A. Where the people thought they had any interest in concealing it, or if they did not understand the object of my inquiries, I found it very difficult to get at the exact truth, and frequently have come away with a wrong impression; however, this helped to sharpen my ingenuity, though often baffled after all.
Q. 10. Do you remember particular cases of good being done, and of the expression of gratitude for your services?
A. I can recollect but a very few cases in which the relief afforded called forth any expression of gratitude, and that same from industrious well-doing folks, who were anxious to help themselves, and who had received from me some little acts of kindness besides the parish aid. Of course much real good was done.
Q. 11. Did you use means to prevent poverty; such as by encouraging education, church attendance, the savings’ bank, circulating Bibles, finding employment for those out of work?
A. The means stated in this query were used on various occasions, but none of them except the last when a person applied for parish aid; the others would not have gone well down with a starving family. The deacons were often very useful in finding work for the people.
Q. 12. In what would you say that the mainspring of your management consisted?
A. Kindness, prompt attention to every application, whether deserving or not; never administering help in ignorance to save myself the trouble of a visit; rigid investigation, &c. See answer to query 4th.
Q. 13. When the people got accustomed to the St John’s management, did they like it as well as that of other sessions?
A. For some years at first there was a strong prejudice against St John’s management,–alleging that they were deprived of the town’s hospital: and this was strengthened by partially from other parishes that ought to have known better; but, latterly, I had no complaints on that score, and our importe from other parishes in town were always greater than our exporte.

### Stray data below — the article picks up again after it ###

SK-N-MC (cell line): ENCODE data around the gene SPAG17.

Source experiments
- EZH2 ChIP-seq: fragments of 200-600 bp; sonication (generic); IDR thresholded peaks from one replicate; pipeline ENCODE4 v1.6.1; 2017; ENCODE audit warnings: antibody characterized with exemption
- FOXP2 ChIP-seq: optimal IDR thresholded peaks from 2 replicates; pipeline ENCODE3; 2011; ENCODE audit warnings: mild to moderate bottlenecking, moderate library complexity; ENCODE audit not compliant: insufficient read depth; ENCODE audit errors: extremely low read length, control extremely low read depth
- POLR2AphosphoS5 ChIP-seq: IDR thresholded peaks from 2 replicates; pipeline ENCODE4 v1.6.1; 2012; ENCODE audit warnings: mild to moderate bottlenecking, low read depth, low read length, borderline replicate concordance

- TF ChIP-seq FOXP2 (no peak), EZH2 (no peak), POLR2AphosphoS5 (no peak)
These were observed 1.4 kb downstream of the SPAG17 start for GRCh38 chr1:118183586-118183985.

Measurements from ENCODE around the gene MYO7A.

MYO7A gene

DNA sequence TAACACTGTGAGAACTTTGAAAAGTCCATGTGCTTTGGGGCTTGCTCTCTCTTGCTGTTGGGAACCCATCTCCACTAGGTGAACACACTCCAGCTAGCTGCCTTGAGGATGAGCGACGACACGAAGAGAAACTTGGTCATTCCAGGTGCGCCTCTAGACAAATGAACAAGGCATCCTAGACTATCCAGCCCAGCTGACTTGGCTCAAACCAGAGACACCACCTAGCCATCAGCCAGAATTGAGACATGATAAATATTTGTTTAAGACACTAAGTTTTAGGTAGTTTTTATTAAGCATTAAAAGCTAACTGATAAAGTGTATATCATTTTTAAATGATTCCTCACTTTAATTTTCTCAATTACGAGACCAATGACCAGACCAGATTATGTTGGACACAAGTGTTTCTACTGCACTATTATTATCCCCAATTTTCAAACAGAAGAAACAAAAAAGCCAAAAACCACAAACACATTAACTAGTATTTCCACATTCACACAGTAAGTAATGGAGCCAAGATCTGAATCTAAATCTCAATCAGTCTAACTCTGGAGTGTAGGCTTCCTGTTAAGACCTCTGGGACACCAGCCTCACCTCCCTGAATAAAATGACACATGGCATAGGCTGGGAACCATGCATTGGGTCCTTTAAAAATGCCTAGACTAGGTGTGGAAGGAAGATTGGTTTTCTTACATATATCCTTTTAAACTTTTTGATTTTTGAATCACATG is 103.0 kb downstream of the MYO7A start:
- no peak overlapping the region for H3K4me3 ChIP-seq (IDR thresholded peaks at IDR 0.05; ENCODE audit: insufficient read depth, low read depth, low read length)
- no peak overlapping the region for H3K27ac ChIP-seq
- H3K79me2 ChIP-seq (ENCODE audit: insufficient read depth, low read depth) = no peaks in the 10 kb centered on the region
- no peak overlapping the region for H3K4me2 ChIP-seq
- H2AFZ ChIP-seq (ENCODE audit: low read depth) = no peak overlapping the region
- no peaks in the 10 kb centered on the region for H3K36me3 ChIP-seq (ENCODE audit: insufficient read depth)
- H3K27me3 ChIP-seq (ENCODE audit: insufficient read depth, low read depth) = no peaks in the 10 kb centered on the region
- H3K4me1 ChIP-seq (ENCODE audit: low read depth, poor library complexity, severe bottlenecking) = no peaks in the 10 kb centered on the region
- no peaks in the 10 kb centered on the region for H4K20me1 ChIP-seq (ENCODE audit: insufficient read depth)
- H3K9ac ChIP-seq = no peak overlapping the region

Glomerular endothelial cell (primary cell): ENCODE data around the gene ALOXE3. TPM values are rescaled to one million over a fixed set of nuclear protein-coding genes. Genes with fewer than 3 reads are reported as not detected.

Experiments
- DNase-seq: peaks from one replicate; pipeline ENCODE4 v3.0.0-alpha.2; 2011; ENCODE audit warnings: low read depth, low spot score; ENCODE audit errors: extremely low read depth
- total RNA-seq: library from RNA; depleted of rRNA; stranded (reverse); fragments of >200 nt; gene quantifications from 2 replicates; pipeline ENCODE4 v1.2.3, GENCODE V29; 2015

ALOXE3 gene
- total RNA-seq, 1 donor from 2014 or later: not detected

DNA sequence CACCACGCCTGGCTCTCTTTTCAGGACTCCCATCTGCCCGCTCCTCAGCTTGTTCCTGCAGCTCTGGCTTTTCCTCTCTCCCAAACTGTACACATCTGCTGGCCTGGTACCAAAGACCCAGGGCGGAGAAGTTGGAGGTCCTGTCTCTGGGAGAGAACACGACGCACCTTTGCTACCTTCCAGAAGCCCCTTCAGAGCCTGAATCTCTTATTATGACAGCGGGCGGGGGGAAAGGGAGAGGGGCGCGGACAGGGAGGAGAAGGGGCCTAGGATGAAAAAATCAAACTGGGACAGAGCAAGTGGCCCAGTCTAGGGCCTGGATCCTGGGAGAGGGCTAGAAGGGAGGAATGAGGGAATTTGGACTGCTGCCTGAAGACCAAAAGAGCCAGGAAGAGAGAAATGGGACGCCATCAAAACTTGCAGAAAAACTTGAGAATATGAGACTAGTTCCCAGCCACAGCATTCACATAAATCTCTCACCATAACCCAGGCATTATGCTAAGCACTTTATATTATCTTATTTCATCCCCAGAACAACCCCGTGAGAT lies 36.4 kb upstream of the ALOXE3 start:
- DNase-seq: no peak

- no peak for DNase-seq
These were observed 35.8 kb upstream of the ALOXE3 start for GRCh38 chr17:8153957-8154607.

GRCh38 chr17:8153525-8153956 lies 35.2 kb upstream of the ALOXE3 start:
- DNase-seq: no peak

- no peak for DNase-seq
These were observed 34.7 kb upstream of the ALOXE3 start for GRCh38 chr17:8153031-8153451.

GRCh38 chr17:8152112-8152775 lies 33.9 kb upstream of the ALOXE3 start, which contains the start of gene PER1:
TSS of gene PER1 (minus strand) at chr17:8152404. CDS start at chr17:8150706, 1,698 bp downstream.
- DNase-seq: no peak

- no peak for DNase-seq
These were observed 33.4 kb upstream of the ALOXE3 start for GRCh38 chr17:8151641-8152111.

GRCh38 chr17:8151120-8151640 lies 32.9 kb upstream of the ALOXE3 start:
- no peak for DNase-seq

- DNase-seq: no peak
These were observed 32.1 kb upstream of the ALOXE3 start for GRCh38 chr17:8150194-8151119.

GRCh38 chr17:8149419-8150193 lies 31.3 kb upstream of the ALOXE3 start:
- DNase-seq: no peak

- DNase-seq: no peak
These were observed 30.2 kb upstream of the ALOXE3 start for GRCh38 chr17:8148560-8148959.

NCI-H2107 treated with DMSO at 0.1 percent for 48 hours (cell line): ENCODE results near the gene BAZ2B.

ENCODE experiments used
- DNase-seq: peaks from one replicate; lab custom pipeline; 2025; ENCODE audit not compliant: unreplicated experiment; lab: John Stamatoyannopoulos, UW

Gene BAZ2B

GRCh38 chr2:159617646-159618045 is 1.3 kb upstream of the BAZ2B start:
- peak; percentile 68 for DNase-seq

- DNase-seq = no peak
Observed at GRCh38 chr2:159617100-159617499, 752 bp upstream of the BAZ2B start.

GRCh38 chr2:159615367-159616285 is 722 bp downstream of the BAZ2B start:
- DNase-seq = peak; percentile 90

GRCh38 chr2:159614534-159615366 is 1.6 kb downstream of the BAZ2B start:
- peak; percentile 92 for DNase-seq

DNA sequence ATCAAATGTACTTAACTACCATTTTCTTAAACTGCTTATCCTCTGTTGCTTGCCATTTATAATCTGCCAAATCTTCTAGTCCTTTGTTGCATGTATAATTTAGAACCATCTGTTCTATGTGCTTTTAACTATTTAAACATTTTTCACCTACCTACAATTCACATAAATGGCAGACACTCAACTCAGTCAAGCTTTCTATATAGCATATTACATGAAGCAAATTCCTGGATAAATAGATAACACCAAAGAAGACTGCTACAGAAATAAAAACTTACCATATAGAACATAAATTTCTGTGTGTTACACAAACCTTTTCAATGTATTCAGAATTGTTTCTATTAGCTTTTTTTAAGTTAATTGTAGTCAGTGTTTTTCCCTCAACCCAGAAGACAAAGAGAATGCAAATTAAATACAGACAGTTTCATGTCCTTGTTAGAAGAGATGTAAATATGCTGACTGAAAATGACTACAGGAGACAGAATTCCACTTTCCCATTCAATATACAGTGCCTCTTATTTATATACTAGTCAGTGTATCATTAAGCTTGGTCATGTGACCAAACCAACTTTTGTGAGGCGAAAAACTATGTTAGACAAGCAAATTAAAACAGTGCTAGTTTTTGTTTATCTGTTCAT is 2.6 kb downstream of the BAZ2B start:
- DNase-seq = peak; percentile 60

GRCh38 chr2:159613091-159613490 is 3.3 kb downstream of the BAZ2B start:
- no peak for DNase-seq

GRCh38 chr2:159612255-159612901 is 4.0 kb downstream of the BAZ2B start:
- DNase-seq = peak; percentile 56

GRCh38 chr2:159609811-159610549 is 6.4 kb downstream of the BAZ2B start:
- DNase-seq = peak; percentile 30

Q. 14. Was it as liberal in cases of real distress?
A. We were furnished with a list of the allowances made by the town’s hospital for cases beyond the sessional, and we were regulated by it; but, in some cases, such as palsy, &c., we were constrained to give a very liberal aliment.
Q. 15. Did you live near the district, or do you attach any importance to this?
A. I did not live in my district, but (though many of my brethren held a different opinion) I think it of very great importance that the deacon should do so, as it tends to save much of his time, and give him greater facilities in acquiring a knowledge of his district, as well as a benefit to the applicants themselves.
Q. 16. Are there any suggestions which occur to you as important in connexion with the management, such as regular attendance on the court of deacons, &c.?
A. I consider regular attendance at the deacons’ meetings of the utmost importance; it keeps up his interest, adds to his knowledge and experience, and strengthens the hands of his fellow-labourers. During my 18 years I declined all engagements which would interfere with those meetings, and was absent on only six or eight occasions, owing either to sickness or being necessarily from home. I think, also, the minister of the parish should be as often present as possible, and ought to make himself well acquainted with the working of the system, as his opinion will naturally have much weight with inexperienced hands.
If you enjoyed this interview, consider reading the whole book.